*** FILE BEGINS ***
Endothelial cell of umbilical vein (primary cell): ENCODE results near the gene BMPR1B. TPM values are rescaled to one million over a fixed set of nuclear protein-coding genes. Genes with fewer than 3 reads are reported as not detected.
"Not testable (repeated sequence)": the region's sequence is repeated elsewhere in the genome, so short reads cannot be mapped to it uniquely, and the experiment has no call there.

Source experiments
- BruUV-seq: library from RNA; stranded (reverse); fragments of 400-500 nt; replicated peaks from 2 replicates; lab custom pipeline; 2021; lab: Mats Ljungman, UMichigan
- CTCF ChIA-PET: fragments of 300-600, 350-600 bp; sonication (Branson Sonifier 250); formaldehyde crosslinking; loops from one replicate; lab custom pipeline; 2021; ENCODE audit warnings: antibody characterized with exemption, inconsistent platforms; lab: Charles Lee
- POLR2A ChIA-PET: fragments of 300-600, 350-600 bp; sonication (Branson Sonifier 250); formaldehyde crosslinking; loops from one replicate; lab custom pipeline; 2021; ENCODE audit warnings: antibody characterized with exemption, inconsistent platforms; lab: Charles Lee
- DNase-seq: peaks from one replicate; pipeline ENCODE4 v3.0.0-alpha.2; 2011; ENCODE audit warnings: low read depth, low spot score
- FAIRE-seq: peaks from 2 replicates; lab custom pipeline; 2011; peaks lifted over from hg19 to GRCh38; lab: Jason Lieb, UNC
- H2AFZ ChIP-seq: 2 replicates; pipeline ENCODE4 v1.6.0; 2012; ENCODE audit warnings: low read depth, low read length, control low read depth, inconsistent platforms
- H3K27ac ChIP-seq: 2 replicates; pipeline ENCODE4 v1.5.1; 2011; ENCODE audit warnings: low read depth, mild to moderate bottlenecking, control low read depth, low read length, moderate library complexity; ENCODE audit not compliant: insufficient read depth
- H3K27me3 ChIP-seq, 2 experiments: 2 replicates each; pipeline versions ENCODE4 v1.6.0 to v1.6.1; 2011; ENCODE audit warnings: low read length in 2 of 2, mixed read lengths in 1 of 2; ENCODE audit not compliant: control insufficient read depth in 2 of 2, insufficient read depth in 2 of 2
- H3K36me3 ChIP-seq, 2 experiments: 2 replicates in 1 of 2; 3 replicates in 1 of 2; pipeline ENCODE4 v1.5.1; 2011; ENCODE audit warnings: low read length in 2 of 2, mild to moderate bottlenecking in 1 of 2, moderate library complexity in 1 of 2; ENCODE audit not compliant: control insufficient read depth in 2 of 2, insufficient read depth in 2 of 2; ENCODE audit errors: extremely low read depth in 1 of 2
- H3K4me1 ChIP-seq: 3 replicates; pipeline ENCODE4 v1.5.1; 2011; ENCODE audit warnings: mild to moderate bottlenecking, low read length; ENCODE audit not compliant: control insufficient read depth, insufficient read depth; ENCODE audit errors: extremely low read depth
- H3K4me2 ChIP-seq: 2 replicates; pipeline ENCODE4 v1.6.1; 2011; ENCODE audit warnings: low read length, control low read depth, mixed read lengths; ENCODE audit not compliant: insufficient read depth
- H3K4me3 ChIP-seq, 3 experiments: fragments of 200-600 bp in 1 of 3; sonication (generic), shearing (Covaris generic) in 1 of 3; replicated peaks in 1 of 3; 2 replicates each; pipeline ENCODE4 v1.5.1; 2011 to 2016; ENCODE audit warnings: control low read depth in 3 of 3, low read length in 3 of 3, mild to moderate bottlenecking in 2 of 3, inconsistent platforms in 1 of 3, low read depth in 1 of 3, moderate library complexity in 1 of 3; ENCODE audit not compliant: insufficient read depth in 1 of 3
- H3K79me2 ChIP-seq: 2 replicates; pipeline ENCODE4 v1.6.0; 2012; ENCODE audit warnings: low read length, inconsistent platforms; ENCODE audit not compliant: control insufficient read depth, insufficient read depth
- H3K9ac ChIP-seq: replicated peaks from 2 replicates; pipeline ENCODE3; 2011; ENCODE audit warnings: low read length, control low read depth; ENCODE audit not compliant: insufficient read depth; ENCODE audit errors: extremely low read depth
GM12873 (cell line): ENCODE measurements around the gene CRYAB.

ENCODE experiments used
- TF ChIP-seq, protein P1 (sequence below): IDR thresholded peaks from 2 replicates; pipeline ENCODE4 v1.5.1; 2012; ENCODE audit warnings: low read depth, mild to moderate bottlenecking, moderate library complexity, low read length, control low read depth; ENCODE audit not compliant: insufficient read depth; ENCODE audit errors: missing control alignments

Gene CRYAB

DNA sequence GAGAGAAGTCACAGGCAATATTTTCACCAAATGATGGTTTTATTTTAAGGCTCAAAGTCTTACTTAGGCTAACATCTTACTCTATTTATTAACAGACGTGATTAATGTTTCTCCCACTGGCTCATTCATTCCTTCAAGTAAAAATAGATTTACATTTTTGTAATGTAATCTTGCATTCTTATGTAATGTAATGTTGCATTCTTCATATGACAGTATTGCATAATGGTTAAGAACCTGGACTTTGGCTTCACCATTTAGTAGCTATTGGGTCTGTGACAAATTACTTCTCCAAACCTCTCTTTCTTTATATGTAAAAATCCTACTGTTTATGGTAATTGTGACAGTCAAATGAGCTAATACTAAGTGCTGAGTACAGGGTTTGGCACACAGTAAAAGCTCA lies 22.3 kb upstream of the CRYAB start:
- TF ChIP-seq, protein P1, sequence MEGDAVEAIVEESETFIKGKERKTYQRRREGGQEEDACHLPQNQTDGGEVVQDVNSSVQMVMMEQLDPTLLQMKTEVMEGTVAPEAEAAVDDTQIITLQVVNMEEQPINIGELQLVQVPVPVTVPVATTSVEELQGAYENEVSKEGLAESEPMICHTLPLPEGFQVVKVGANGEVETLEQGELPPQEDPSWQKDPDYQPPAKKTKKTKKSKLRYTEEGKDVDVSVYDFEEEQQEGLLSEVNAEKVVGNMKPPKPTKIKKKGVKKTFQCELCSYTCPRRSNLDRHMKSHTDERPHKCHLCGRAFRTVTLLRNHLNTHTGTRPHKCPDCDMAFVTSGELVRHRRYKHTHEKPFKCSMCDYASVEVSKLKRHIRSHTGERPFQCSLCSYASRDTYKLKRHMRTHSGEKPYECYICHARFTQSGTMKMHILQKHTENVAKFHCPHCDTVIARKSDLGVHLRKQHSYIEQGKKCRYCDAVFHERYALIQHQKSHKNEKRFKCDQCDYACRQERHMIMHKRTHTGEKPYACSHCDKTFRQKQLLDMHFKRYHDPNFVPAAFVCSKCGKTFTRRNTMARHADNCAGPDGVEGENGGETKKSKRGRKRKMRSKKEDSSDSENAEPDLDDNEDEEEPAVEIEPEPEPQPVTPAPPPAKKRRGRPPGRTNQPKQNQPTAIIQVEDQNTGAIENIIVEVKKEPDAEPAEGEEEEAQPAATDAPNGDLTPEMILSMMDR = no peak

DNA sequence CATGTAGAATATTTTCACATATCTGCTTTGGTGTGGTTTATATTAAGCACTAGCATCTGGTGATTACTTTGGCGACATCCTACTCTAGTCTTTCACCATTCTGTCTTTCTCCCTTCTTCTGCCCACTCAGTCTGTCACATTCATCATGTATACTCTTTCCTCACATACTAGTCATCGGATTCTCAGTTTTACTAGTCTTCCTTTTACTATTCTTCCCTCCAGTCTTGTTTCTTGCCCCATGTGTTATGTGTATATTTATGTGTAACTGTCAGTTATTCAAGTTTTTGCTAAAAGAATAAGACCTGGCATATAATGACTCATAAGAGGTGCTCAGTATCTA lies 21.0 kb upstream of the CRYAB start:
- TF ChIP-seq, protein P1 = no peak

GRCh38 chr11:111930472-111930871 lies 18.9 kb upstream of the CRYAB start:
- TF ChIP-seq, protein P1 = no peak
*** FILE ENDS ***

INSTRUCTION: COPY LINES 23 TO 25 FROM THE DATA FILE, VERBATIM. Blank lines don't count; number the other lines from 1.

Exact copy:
- TF ChIP-seq, protein P1, sequence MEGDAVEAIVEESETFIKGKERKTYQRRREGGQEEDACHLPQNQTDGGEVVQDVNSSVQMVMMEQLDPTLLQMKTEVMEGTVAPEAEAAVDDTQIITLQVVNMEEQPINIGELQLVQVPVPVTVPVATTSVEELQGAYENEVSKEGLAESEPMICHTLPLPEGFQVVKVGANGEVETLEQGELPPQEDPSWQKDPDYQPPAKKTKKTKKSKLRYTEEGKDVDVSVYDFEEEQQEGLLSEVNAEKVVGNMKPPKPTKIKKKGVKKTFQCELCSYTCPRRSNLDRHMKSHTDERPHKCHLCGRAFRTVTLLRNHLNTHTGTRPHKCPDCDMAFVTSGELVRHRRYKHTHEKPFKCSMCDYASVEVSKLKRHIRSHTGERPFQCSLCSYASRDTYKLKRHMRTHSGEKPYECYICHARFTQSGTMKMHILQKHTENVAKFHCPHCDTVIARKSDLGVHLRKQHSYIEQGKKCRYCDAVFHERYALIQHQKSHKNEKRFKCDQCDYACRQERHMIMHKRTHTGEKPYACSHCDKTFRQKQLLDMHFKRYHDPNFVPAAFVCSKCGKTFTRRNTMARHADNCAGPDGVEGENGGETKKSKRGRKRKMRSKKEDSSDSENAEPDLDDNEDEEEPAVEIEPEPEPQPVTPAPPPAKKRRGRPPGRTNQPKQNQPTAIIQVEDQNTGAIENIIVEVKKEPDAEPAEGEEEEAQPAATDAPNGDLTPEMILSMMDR = no peak

DNA sequence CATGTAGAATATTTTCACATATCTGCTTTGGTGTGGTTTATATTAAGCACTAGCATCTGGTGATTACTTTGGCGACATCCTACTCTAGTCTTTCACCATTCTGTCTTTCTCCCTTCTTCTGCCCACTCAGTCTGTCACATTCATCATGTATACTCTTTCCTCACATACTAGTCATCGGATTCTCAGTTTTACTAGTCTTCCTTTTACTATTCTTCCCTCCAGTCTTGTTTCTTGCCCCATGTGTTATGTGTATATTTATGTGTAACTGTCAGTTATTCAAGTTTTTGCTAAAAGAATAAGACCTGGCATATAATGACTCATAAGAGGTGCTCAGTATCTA lies 21.0 kb upstream of the CRYAB start:
- TF ChIP-seq, protein P1 = no peak